A Bit About Peonies
There are 3 Types of Peonies
TREE PEONIES have woody above ground stems that remain throughout the year, much like a small shrub. The leaves however are deciduous and fall each autumn.
HERBACEOUS PEONIES die back to the ground each autumn.
INTERSECTIONAL PEONIES are the result of crossing herbaceous and tree peonies. Like herbaceous peonies they die back to the ground each year. Their foliage and flowers however are reminiscent of tree peonies.
All three types of peonies form the next year’s buds each fall. Tree peonies form these buds mostly on the above ground stems. Herbaceous and intersectional peonies form these buds on the underground crown of the plant. This difference accounts to a large degree in the difference in hardiness. Herbaceous and intersectional peonies will thrive in northerly climes too cold for tree peonies. (from paeonia.com)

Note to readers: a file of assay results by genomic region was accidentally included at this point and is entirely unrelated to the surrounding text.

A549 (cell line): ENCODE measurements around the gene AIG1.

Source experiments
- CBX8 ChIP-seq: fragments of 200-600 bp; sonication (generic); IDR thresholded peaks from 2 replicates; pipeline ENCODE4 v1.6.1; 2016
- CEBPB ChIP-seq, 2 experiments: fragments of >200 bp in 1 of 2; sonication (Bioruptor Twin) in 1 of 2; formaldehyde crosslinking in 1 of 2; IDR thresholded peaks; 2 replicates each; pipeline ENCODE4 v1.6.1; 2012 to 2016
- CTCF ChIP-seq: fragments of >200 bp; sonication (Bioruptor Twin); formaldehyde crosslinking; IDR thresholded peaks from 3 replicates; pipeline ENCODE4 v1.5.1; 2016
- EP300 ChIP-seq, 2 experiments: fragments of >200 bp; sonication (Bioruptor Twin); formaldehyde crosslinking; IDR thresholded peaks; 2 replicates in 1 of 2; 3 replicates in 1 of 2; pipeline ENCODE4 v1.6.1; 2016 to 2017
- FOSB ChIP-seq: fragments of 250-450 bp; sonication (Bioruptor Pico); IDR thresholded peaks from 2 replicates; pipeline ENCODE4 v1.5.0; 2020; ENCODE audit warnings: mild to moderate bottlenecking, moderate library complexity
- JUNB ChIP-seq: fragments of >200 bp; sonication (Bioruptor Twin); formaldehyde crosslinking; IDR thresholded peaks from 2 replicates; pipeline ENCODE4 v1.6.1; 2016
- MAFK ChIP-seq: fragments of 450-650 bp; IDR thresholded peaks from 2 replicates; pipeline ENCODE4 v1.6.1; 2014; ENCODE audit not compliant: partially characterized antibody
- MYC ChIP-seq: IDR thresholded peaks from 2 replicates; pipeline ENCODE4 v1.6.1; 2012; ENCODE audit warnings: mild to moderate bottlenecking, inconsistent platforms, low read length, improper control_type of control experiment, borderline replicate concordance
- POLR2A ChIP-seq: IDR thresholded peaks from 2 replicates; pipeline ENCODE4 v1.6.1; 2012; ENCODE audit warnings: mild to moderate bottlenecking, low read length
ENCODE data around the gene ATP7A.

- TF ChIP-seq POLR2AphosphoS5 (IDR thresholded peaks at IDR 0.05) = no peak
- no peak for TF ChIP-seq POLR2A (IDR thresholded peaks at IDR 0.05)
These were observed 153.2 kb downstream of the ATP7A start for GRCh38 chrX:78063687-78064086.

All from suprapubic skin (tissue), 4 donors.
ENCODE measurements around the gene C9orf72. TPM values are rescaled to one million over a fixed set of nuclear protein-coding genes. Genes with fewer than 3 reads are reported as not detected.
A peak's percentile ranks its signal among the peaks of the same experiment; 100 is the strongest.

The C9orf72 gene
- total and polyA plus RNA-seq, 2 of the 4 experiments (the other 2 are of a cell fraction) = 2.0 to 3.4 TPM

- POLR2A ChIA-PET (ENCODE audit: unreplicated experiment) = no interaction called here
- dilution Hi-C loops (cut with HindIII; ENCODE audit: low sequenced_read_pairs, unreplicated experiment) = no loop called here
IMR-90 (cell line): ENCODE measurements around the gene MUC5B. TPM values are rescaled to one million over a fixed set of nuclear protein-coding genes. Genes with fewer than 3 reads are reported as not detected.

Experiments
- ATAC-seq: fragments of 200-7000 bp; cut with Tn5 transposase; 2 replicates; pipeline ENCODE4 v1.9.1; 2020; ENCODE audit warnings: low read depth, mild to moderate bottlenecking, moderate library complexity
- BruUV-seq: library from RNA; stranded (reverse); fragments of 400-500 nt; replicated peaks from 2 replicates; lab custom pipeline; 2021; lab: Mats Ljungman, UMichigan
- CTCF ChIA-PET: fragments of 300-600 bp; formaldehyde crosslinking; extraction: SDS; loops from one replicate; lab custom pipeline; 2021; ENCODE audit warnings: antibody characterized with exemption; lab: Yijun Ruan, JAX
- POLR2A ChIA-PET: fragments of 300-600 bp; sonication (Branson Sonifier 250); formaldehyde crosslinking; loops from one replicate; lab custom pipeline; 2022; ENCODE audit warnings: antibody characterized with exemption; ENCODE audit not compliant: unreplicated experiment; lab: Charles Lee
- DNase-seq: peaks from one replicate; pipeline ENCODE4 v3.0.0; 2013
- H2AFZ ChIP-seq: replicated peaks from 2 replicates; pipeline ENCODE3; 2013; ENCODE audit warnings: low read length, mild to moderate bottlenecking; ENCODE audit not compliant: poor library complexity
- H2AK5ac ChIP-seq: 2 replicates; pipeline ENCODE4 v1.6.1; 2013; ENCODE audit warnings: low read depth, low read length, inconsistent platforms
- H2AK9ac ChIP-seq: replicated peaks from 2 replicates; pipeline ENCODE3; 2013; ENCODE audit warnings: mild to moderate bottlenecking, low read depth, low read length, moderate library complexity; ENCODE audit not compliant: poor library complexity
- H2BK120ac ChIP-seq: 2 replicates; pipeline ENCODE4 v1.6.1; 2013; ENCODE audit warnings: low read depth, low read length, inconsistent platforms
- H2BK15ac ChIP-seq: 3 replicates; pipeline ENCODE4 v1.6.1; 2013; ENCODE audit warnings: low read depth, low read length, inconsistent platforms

There are 6 basic flower forms
The Single form has 5 or more wide petals arranged in a single row around a center of pollen bearing stamens
The Japanese form has 5 or more enlarged guard petals around a center of stamens that have been modified into small petals, giving the center the appearance of a soft mound of petals.
The Anemone form is a further evolution from the Japanese form towards the double form. The center stamens that had been modified into pollen edged petals in the Japanese form are now a little wider and without pollen margins. These thin petals are sometimes referred to as petalodes or petaloids.
Semi-doubles have several layers of wide petals arranged around a center of pollen bearing stamens.
Double flowered peony, giving the flower a full, round appearance. Double flowers are often sterile, as the pollen and seed bearing structure has been transformed into petals.
The type known as Bomb is a double type with guard petals that are longer than the transformed petals.